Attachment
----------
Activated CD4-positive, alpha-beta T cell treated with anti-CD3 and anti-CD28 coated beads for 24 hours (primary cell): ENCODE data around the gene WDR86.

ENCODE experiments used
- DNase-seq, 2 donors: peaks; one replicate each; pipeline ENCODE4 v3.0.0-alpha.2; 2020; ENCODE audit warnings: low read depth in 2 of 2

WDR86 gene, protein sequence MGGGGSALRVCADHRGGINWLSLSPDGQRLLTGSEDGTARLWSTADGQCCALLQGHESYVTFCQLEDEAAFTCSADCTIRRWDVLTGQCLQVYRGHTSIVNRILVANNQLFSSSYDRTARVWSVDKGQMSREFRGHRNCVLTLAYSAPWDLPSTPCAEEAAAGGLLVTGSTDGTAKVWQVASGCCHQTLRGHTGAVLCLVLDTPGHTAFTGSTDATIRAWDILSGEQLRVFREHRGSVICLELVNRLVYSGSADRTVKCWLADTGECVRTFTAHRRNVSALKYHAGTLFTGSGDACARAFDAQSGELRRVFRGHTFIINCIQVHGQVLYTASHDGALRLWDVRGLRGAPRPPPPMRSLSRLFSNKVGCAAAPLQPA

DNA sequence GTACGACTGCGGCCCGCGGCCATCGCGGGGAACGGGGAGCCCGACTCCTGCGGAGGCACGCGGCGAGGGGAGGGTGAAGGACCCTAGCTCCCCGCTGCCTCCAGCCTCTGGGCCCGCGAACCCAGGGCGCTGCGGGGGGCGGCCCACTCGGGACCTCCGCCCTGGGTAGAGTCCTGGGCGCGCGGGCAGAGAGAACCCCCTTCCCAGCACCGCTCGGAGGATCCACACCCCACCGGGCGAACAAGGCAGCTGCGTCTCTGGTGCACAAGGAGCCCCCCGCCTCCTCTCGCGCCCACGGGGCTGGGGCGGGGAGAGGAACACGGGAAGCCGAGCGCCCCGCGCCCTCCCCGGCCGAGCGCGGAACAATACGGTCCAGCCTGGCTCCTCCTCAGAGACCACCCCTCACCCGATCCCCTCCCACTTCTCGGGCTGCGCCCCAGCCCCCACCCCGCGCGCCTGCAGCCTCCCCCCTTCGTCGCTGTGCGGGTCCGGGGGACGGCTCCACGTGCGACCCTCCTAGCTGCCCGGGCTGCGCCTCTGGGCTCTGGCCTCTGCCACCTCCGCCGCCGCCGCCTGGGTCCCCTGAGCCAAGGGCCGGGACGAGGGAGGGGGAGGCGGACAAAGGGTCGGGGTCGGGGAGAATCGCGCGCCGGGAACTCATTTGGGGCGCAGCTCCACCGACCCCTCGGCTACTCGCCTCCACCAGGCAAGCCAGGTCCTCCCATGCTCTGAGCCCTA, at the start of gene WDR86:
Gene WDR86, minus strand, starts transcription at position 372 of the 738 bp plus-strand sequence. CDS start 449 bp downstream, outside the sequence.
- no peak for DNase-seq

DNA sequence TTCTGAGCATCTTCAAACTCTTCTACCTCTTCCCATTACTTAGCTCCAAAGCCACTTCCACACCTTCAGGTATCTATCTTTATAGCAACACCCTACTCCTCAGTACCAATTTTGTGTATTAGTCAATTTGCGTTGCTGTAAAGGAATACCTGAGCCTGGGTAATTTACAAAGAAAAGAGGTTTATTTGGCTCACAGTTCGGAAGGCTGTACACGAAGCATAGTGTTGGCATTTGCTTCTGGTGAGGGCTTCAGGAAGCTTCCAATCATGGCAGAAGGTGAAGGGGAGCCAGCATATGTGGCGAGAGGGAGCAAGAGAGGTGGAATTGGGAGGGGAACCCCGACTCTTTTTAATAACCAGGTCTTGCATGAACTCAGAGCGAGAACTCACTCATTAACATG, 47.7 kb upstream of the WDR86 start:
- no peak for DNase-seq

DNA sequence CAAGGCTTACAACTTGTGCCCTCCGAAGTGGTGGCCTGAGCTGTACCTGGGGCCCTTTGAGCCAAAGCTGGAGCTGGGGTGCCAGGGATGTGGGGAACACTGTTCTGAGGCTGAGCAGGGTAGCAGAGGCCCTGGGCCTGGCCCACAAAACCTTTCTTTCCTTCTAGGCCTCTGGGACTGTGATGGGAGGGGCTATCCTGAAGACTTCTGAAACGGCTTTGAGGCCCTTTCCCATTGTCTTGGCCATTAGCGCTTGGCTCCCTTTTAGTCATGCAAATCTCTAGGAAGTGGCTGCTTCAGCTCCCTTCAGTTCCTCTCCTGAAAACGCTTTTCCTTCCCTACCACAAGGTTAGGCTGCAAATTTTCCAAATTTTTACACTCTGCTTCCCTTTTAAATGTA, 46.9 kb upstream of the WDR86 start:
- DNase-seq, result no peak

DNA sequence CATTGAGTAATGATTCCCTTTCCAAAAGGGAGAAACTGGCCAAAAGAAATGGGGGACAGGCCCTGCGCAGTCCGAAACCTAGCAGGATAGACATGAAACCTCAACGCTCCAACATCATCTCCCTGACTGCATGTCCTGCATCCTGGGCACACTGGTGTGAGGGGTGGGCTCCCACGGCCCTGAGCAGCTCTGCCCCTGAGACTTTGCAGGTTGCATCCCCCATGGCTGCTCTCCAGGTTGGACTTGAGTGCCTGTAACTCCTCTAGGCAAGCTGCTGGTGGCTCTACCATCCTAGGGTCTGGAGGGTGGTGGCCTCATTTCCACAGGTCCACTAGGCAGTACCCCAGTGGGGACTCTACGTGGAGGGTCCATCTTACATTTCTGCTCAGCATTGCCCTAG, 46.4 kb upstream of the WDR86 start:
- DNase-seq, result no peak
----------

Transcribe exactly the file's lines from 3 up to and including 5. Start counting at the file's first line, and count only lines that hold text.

- DNase-seq, 2 donors: peaks; one replicate each; pipeline ENCODE4 v3.0.0-alpha.2; 2020; ENCODE audit warnings: low read depth in 2 of 2

WDR86 gene, protein sequence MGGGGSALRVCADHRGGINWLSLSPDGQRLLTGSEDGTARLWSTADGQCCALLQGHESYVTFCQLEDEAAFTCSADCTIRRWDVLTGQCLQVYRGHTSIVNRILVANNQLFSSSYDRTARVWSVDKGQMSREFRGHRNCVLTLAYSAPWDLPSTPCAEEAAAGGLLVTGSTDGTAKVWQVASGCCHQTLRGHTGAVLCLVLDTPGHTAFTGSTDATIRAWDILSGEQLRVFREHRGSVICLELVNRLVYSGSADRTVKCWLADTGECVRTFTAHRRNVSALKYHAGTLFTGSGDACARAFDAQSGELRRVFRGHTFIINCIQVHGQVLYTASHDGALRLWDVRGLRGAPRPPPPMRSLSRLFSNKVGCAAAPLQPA

DNA sequence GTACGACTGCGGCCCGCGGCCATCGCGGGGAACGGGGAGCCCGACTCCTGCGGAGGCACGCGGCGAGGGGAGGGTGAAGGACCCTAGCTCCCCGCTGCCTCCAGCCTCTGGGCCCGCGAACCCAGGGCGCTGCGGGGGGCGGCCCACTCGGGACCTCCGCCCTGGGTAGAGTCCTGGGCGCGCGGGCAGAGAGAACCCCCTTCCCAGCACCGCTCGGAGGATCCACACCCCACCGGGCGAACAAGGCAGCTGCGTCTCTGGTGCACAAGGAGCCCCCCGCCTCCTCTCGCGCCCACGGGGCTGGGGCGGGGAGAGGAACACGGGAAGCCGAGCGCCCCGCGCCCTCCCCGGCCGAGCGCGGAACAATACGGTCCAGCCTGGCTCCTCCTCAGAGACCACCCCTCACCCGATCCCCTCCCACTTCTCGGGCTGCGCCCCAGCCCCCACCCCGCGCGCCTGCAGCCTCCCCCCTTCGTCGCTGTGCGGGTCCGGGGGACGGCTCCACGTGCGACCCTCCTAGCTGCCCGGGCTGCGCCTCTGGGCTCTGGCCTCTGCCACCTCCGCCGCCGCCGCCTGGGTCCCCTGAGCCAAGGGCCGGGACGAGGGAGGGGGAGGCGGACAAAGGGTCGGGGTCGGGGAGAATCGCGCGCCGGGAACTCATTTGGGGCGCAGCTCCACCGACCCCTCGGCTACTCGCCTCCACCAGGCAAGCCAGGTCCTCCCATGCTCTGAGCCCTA, at the start of gene WDR86: